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New Book Explores Water Management Solutions Across International Borders

Located half a world apart, the Israeli-Palestinian and Colorado River Basin regions are two of the world’s prominent arid transboundary areas, and they face very similar challenges. 

A new book edited by UA water experts Sharon B. Megdal, Robert G. Varady and Susanna Eden, "Shared Borders, Shared Waters: Israeli-Palestinian and Colorado River Basin Water Challenges,” explores those challenges.

Presented as a collection of papers examining the management of cross-border water supplies in arid regions, the book is based on a 2009 workshop presented by the UA Water Resources Research Center (WRRC). Called the "Arizona-Israeli-Palestinian Water Management and Policy Workshop," or AzIP, the event brought together for the first time the similar water challenges facing the two regions.

Varady, an authority in U.S.-Mexico water management, supported the idea of hosting the workshop in Tucson after he attended a 2006 UNESCO-sponsored meeting between key Palestinian and Israeli scientists and water managers.

“Given the decades-long hostility between the two sides and the near impossibility of open, diplomatic discussion of critical shared water supplies, I found it remarkable that such an exchange of ideas could take place at all, let alone that it could remain cordial and productive,” he said.

The new publication stresses the need to avoid potential social or political conflicts in the search for cost effective ways to meet water needs in these water-scarce regions.

Released last month by CRC Press, a division of the Taylor & Francis Group, the presents research and expertise of economists, policy experts, geographers, historians and water scientists in an effort to solve trans-boundary water issues and relieve stresses on over-allocated water sources.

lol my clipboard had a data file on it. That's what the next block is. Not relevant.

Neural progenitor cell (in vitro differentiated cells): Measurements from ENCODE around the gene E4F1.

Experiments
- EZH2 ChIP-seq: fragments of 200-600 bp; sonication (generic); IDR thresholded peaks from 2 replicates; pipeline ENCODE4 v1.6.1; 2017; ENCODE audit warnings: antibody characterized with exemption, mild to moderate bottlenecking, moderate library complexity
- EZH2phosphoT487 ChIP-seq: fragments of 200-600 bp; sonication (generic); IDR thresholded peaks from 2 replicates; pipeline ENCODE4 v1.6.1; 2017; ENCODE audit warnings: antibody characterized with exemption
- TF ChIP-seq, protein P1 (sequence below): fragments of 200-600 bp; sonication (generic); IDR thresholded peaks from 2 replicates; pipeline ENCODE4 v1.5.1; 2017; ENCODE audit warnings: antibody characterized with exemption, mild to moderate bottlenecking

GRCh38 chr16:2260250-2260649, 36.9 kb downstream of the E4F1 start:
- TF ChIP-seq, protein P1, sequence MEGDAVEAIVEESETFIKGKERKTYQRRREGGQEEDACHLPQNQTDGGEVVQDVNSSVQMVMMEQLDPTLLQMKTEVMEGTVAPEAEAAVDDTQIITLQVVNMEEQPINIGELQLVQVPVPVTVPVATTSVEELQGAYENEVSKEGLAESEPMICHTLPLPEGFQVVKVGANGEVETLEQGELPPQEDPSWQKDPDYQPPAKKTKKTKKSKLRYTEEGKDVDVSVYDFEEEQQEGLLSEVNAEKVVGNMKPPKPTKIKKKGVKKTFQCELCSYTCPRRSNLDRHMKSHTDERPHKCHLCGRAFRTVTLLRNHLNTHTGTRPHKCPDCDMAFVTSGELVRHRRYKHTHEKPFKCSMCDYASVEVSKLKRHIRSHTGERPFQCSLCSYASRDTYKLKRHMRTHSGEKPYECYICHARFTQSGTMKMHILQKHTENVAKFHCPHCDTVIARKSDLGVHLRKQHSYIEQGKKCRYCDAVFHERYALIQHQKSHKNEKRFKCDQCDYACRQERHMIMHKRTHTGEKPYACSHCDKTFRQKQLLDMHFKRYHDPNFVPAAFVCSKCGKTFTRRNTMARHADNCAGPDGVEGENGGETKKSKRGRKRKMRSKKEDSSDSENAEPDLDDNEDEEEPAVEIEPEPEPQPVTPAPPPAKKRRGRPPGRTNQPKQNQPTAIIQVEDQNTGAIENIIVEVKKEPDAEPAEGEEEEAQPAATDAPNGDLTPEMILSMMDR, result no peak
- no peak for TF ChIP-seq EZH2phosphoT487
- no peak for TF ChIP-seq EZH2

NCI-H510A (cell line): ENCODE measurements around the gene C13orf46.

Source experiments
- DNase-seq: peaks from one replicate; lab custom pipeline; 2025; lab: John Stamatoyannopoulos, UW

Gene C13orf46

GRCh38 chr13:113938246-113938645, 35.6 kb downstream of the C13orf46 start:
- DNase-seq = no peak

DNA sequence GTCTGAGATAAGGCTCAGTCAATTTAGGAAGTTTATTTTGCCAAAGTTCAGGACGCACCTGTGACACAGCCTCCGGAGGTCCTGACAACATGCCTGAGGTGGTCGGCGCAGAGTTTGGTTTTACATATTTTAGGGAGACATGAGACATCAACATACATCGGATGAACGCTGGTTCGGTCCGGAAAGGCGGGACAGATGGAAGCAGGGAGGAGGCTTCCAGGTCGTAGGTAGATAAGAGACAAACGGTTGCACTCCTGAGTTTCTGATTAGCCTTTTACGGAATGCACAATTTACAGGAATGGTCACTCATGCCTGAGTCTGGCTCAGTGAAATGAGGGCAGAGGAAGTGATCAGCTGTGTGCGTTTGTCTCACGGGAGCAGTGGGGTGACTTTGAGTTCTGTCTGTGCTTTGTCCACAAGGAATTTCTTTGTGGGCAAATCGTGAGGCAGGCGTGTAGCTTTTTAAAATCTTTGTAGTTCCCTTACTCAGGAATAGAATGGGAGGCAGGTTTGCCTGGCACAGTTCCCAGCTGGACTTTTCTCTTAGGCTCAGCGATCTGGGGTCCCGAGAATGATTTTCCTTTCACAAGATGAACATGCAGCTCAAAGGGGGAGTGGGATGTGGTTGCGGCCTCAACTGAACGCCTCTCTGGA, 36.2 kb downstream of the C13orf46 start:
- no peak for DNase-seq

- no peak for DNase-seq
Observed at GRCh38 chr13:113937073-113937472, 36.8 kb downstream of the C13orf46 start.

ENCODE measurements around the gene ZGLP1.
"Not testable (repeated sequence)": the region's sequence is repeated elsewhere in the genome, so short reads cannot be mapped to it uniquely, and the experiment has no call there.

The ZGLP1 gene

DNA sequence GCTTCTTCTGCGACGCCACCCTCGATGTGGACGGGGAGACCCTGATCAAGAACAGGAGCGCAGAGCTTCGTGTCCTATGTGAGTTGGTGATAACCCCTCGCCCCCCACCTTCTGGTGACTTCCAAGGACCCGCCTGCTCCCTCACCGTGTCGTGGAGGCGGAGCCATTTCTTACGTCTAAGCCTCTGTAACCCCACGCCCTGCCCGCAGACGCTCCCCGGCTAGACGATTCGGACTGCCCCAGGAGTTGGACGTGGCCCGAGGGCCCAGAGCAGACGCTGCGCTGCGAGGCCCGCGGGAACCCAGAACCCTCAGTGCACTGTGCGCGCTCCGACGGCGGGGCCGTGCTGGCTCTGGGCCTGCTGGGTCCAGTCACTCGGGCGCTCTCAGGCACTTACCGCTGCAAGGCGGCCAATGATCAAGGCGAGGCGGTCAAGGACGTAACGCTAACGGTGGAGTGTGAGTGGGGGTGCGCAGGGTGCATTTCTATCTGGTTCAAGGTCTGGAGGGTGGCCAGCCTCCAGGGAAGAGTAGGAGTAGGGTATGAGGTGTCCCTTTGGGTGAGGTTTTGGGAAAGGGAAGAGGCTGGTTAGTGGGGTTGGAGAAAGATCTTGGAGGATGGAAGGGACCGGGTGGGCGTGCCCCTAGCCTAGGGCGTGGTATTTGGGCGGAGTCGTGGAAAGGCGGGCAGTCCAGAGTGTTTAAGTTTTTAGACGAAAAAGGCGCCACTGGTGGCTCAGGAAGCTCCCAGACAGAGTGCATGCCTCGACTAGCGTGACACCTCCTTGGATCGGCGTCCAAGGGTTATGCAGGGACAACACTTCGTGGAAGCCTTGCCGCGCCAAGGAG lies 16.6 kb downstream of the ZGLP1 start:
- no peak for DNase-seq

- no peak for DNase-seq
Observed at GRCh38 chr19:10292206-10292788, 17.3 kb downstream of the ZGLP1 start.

“It is essential to research and implement water solutions that meet the needs of neighboring societies,” said Megdal, WRRC director and lead editor. “Both science and diplomacy play vital roles in the search for sustainable solutions for divisive, complex water challenges.”

Megdal noted the commonality of water challenges in arid climates around the world.

“Bringing together different cultures and interdisciplinary backgrounds can help develop solutions for shared water sources through scientific diplomacy," she said.

Also, Eden said the AzIP workshop and subsequent book provided a unique opportunity to examine Arizona’s water policies and management in a new light. 

“The view of familiar issues and solutions is subtly altered by placing them next to the issues and solutions of another region, very different in history, politics and culture but very similar in many of the challenges they face,” Eden said. “I believe this shift of light can provide important insights. It certainly raises new and interesting questions and invites future collaborations.”

“Shared Borders, Shared Waters” is available through CRC Press.